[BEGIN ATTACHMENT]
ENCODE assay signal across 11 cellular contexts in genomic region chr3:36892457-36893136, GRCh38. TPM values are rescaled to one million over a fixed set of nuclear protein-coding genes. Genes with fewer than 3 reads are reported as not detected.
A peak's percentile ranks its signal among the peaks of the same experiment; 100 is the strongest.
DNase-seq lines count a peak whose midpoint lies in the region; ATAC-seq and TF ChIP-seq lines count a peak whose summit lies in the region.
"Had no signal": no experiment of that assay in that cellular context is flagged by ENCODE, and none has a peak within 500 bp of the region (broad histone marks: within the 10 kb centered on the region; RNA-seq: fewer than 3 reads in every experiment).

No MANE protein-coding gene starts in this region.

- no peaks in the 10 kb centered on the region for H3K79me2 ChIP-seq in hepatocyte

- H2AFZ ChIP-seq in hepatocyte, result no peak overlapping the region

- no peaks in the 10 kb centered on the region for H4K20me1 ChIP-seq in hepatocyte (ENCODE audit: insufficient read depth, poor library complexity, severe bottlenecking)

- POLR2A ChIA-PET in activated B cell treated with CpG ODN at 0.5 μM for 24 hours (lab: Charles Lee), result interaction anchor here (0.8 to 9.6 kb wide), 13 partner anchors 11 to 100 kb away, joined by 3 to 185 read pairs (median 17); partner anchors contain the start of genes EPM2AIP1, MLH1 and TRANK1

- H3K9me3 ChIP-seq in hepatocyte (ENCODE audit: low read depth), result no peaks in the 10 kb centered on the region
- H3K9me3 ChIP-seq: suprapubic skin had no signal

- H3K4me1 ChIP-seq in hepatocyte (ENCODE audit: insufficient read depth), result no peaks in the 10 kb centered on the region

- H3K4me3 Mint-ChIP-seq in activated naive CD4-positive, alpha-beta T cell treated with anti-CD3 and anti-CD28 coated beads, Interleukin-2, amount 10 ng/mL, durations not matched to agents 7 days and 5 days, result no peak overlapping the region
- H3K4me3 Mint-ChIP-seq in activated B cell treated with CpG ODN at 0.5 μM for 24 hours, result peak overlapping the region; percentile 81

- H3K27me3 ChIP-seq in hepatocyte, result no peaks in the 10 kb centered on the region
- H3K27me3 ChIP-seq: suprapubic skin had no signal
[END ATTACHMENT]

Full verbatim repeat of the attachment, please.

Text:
ENCODE assay signal across 11 cellular contexts in genomic region chr3:36892457-36893136, GRCh38. TPM values are rescaled to one million over a fixed set of nuclear protein-coding genes. Genes with fewer than 3 reads are reported as not detected.
A peak's percentile ranks its signal among the peaks of the same experiment; 100 is the strongest.
DNase-seq lines count a peak whose midpoint lies in the region; ATAC-seq and TF ChIP-seq lines count a peak whose summit lies in the region.
"Had no signal": no experiment of that assay in that cellular context is flagged by ENCODE, and none has a peak within 500 bp of the region (broad histone marks: within the 10 kb centered on the region; RNA-seq: fewer than 3 reads in every experiment).

No MANE protein-coding gene starts in this region.

- no peaks in the 10 kb centered on the region for H3K79me2 ChIP-seq in hepatocyte

- H2AFZ ChIP-seq in hepatocyte, result no peak overlapping the region

- no peaks in the 10 kb centered on the region for H4K20me1 ChIP-seq in hepatocyte (ENCODE audit: insufficient read depth, poor library complexity, severe bottlenecking)

- POLR2A ChIA-PET in activated B cell treated with CpG ODN at 0.5 μM for 24 hours (lab: Charles Lee), result interaction anchor here (0.8 to 9.6 kb wide), 13 partner anchors 11 to 100 kb away, joined by 3 to 185 read pairs (median 17); partner anchors contain the start of genes EPM2AIP1, MLH1 and TRANK1

- H3K9me3 ChIP-seq in hepatocyte (ENCODE audit: low read depth), result no peaks in the 10 kb centered on the region
- H3K9me3 ChIP-seq: suprapubic skin had no signal

- H3K4me1 ChIP-seq in hepatocyte (ENCODE audit: insufficient read depth), result no peaks in the 10 kb centered on the region

- H3K4me3 Mint-ChIP-seq in activated naive CD4-positive, alpha-beta T cell treated with anti-CD3 and anti-CD28 coated beads, Interleukin-2, amount 10 ng/mL, durations not matched to agents 7 days and 5 days, result no peak overlapping the region
- H3K4me3 Mint-ChIP-seq in activated B cell treated with CpG ODN at 0.5 μM for 24 hours, result peak overlapping the region; percentile 81

- H3K27me3 ChIP-seq in hepatocyte, result no peaks in the 10 kb centered on the region
- H3K27me3 ChIP-seq: suprapubic skin had no signal